Thirdly, the agenda of economic priorities and social development of Romania, deemed responsible for national interest, must be dominated by the equilibrium of the foreign trade balance and by reducing the current account deficit share in GDP. Referring to the equilibrium of external trade balance, it is unprecedented in the history of the national economy, that there is a deficit of the balance of agricultural products. Therefore, stimulation of all the ways of agricultural production is necessary, including through the use of agricultural areas, agricultural land as an absolute priority to produce equivalent. The import of agricultural products can not be allowed in an environment where there are high pedoclimatic economic conditions higher than twice the average world and Europe. Significantly for the reducing of the average daily food consumption in Romania, both in level and in structure, are the data contained in the table below.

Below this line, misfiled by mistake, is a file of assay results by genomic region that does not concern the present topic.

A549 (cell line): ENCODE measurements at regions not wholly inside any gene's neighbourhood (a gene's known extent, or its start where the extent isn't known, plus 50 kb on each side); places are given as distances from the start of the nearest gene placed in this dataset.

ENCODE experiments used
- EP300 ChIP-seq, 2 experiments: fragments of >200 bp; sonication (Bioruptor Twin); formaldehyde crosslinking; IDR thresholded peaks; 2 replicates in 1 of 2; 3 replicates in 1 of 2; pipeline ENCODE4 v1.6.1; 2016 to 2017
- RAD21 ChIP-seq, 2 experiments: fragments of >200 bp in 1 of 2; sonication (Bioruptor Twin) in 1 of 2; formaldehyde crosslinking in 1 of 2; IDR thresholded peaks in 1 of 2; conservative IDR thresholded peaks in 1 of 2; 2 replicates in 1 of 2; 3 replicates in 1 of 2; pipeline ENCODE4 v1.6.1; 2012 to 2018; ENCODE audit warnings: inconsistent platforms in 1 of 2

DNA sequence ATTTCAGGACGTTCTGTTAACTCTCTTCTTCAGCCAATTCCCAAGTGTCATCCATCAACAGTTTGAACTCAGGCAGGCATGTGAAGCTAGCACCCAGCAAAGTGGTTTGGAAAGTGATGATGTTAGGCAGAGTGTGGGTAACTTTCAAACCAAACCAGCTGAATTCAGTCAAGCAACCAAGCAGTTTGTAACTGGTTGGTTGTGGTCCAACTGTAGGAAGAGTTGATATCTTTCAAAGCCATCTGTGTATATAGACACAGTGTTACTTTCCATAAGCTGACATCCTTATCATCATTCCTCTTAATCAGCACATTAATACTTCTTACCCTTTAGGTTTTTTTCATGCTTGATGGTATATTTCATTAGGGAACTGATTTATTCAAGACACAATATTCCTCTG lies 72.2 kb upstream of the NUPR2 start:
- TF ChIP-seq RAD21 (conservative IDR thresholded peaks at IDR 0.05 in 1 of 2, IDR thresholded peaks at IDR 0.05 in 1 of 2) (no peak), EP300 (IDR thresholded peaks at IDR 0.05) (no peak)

The decrease in the daily consumption of food resulted in the decrease of average daily consumption, a situation that has generated Romania's presence on the last place among the 9 (nine) members recently in the EU. As it results from the table below, in 2007, average daily consumption of calories in Romania represent only 70% of the EU average - 15 and 88% of the level recorded for the state just before our country - Latvia.

Table 6. Daily average food consumption, expressed in calories and nutrients, per inhabitant in Central and East Europe in 2007

Country

Daily average food consumption (calories and nutrients per inhabitant)

U E - 15

3539

Hungary

3520

Poland

3397

Lithuania

3384

Czech Republic

3097

Estonia

3048

Slovenia

2935

Slovakia

2894

Latvia

2809

Romania

2473

Source: INS, EUROSTAT

Despite good agricultural year, with positive influence on economic growth - at least 2 percent of the anticipated growth to 8% for 2008 - the trade deficit of agricultural balance (food, beverages and tobacco), will be maintained at a high level.

Table 7. Level and evolution of trade deficit (food, drinks, and tobacco) in Romania between 2002-2008

Year

Trade deficit (food, drinks, and tobacco) - million euros

2002

600